Reversed and remanded.

The cause was argued before SLOAN, C.J., DELAPLAINE, COLLINS, MARBURY, MELVIN, and BAILEY, JJ.

Roszel C. Thomsen, with whom was Joseph Sherbow on the brief, for the appellant.

T. Benjamin Weston for the appellee.


Suit was entered in the Superior Court of Baltimore City by Roy D. Keehn, receiver of Central Mutual Insurance Company of Chicago, in liquidation, against the defendant, Edward Kelch. The defendant was the holder of two policies issued by that company. One of these policies expired in 1935 and the other in 1936. A receiver was appointed in Illinois in 1937, and under the contingent liability clauses in the policies, the receiver on July 20, 1940, on one policy made a demand on the defendant for an assessment of $47.73, and on March 7, 1941, on the other policy made a demand for $62. Payment not having been made, the suit aforesaid was entered on March 19, 1943. The defendant filed general issue pleas, numbered one and two, and special pleas, numbered three, four, five, six and seven. The plaintiff joined issue on the general issue pleas and the seventh plea and demurred to the third, fourth, fifth and sixth pleas. The court sustained the demurrer to these pleas. The defendant then withdrew his first, second and seventh pleas and judgment was then entered for want of a plea in the amount of $105 with interest and costs. The defendant appeals to this court from that judgment.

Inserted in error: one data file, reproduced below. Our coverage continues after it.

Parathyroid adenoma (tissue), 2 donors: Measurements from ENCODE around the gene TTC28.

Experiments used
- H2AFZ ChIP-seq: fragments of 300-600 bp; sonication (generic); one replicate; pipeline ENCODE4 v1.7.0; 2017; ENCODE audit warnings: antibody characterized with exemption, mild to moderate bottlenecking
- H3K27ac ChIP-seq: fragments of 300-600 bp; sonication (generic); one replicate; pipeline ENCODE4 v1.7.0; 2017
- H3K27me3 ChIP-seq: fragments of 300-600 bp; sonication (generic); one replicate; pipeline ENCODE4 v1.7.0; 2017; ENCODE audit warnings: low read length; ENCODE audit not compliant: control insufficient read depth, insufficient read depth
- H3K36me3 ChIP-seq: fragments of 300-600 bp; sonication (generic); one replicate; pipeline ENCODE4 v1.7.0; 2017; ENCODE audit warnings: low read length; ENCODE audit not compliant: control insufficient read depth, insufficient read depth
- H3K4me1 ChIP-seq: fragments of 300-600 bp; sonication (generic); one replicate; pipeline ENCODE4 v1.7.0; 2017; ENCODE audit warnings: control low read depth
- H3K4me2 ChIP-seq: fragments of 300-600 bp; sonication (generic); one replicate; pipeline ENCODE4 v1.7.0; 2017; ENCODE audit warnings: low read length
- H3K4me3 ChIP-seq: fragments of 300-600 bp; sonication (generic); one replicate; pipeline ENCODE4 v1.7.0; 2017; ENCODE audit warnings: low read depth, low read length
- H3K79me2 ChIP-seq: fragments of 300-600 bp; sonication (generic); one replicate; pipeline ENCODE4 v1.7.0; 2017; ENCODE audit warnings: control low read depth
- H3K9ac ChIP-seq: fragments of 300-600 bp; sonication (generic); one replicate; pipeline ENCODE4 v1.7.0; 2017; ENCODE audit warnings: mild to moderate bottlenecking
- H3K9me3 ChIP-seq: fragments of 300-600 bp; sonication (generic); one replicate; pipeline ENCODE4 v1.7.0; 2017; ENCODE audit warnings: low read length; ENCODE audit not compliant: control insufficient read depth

The fourth plea was as follows: "That the defendant was not notified of any assessment or assessments within one year after the respective termination dates of the several policies alleged to have been issued to him, and this suit was not filed until more than one year after June 1, 1941, when the Act of 1941, Chap. 296, adding Section 155A to Article 48A of the Code of Public General Laws of Maryland, took effect."